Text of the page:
President Trump's nominee to lead the Consumer Product Safety Commission is Nancy Beck, a toxicologist who currently leads chemical and pesticide regulation at the Environmental Protection Agency.
The CPSC is the top federal consumer watchdog in the country. Its five-member board, which Beck will lead for seven years if she is confirmed, is responsible for reviewing safety information and collecting injury reports for more than 15,000 types of products, from baby toys to sports equipment to home appliances.
The commissioners oversee product recalls and safety bulletins, as well as gathering information about potentially dangerous products.
The Trump administration cited Beck's scientific training and long career working on science and health policy for the federal government in its nomination announcement. But many scientists and public health experts say Beck has not adequately protected the public from toxic chemicals and pollution over the course of her career.
"When I heard that Nancy Beck was nominated to head the CPSC, I was truly and profoundly concerned," says Rachel Weintraub, the legislative director for the Consumer Federation of America, which advocates for safe products. "[Beck's] record is one of thwarting consumer protections, mostly in the realm of toxic chemicals."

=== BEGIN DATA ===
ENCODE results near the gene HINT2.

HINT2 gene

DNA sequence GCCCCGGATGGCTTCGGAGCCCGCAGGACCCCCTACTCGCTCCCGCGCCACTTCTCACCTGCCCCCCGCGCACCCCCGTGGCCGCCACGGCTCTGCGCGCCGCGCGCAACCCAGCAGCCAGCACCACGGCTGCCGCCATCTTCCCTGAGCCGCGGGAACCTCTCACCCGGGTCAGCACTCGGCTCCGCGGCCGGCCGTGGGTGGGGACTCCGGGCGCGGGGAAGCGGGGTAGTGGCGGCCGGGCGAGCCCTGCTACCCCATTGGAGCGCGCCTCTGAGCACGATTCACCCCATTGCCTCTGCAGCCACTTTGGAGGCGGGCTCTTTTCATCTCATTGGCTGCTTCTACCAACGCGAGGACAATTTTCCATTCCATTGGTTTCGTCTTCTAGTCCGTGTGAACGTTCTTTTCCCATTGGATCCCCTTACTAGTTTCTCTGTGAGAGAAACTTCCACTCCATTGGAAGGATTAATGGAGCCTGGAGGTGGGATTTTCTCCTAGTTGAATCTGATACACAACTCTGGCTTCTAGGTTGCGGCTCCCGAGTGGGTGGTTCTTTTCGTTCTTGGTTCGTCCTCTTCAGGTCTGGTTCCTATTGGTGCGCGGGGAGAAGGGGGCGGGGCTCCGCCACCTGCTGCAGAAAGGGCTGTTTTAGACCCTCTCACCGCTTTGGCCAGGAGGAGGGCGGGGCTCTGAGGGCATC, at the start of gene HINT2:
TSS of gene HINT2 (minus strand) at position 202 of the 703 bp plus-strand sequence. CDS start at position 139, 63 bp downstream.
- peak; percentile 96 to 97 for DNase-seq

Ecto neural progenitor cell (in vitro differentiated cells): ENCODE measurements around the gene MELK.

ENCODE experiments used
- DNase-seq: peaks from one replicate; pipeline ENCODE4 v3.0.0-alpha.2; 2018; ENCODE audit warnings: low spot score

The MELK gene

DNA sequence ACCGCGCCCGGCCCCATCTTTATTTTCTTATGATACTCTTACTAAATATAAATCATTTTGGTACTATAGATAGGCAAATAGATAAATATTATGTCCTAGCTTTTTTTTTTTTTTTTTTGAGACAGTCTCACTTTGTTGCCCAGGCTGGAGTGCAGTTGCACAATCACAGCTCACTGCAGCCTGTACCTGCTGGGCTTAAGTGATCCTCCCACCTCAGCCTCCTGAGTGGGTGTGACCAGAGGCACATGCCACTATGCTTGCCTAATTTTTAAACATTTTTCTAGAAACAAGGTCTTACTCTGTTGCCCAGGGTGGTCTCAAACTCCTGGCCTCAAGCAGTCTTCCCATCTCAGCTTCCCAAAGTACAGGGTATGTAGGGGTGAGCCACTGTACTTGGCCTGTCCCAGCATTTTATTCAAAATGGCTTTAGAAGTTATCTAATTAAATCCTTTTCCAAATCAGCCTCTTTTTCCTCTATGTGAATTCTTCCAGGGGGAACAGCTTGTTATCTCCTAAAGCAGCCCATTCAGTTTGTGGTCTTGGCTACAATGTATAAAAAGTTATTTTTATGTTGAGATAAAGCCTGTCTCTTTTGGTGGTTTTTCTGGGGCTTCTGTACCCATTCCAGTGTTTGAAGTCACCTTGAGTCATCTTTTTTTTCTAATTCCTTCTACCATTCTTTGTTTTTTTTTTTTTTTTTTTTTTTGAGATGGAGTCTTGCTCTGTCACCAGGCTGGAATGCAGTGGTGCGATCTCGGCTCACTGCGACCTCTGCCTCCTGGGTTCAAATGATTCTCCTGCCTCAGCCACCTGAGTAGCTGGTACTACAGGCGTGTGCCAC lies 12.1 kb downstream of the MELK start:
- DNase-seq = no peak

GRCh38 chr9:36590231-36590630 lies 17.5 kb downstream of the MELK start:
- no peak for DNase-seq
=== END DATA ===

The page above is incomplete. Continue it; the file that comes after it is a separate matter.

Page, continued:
Last week, a group of more than 90 leading scientists, including the former head of the federal National Toxicology Program, signed a letter arguing that Beck's work at the EPA "consistently disregarded scientific best practices, favor[ed] chemical manufacturers, and put vulnerable people in harm's way."
Beck's scientific and regulatory track record will be front and center when she goes before the Senate today, especially given that the commission she is nominated to lead has struggled over the years to accurately assess the risks posed by common products, including crib accessories and flame retardant chemicals.
Neither Beck nor the EPA responded to questions about her work at the agency and her nomination to lead the Consumer Product Safety Commission.
Beck has stymied or blocked bans of a host of hazardous chemicals since she arrived at the EPA in 2017. That includes the carcinogen asbestos, as well as dry cleaning and paint stripping chemicals the agency has known for years are dangerous and even deadly.
For example, a common dry cleaning chemical, trichloroethylene or TCE, is associated with a higher risk of some cancers, and scientists have known since at least the 1960s that TCE exposure can be deadly. Two other chemicals commonly used in paint strippers — methylene chloride and n-methylpyrrolidone or NMP — are known to be similarly dangerous to human health. Since 1980, more than 50 suffocation deaths have been attributed to methylene chloride. The same qualities that make the chemicals good at removing grime and paint also make them good at replacing oxygen in the lungs, leading to suffocation.